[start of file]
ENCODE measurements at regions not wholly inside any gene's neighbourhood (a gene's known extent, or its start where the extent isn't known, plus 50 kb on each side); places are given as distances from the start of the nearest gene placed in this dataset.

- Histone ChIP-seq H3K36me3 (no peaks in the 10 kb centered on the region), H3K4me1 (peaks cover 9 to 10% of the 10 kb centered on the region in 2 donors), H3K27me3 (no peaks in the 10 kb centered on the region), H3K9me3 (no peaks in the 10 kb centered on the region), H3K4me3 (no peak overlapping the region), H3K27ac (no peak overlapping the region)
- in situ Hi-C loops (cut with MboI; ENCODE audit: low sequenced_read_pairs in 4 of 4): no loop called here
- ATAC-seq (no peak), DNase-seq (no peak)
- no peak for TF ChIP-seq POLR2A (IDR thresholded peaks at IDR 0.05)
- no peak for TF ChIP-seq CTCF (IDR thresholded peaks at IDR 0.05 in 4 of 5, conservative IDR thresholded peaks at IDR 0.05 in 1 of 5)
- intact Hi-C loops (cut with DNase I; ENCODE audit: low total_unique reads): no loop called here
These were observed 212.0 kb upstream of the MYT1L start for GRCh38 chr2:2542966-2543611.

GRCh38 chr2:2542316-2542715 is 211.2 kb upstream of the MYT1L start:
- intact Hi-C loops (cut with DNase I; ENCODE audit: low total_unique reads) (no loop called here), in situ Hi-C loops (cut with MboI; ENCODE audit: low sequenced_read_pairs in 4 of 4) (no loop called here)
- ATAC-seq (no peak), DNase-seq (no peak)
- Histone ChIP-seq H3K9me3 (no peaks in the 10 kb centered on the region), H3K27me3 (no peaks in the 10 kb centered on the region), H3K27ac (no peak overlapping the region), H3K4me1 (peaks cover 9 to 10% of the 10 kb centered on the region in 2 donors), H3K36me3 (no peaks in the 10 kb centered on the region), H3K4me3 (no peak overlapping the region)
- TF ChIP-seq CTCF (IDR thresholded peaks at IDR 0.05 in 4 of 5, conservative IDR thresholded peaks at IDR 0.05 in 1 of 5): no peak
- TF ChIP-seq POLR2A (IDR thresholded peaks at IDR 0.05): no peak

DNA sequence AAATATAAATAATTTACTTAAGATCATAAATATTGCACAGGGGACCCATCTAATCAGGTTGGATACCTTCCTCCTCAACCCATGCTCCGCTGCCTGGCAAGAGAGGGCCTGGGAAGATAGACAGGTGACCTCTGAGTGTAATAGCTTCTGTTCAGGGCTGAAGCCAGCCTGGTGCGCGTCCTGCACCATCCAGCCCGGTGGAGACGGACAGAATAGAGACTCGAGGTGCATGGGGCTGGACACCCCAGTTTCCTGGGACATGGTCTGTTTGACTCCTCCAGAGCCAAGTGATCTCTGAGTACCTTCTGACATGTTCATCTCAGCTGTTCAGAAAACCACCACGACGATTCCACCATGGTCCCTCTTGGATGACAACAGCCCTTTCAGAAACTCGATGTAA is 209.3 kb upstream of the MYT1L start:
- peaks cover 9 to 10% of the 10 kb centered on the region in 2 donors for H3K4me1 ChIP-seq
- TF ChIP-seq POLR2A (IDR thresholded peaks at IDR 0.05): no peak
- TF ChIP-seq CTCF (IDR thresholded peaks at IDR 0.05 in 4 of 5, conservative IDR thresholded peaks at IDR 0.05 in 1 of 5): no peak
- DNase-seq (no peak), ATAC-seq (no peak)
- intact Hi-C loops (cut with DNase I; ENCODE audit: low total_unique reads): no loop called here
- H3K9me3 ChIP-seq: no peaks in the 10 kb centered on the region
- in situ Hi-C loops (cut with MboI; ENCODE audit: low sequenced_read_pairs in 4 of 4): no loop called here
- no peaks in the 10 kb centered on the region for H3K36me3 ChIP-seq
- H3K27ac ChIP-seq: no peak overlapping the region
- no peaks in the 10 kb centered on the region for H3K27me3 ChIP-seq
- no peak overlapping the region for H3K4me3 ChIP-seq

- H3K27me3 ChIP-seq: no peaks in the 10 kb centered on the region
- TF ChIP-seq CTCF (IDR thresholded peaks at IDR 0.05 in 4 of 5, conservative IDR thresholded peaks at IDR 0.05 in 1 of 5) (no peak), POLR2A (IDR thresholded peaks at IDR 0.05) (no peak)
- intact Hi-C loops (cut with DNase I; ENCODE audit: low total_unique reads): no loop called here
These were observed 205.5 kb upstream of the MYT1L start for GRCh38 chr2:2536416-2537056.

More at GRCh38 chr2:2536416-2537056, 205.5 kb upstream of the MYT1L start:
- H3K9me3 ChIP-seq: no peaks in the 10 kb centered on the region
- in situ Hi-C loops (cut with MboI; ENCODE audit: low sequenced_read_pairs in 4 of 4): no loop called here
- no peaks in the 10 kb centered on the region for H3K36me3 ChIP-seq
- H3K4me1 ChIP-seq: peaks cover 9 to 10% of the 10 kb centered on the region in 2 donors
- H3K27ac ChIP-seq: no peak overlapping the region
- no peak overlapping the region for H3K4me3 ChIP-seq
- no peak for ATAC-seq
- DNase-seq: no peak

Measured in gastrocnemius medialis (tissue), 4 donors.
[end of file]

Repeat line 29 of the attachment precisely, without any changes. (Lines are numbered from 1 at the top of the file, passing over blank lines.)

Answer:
- intact Hi-C loops (cut with DNase I; ENCODE audit: low total_unique reads): no loop called here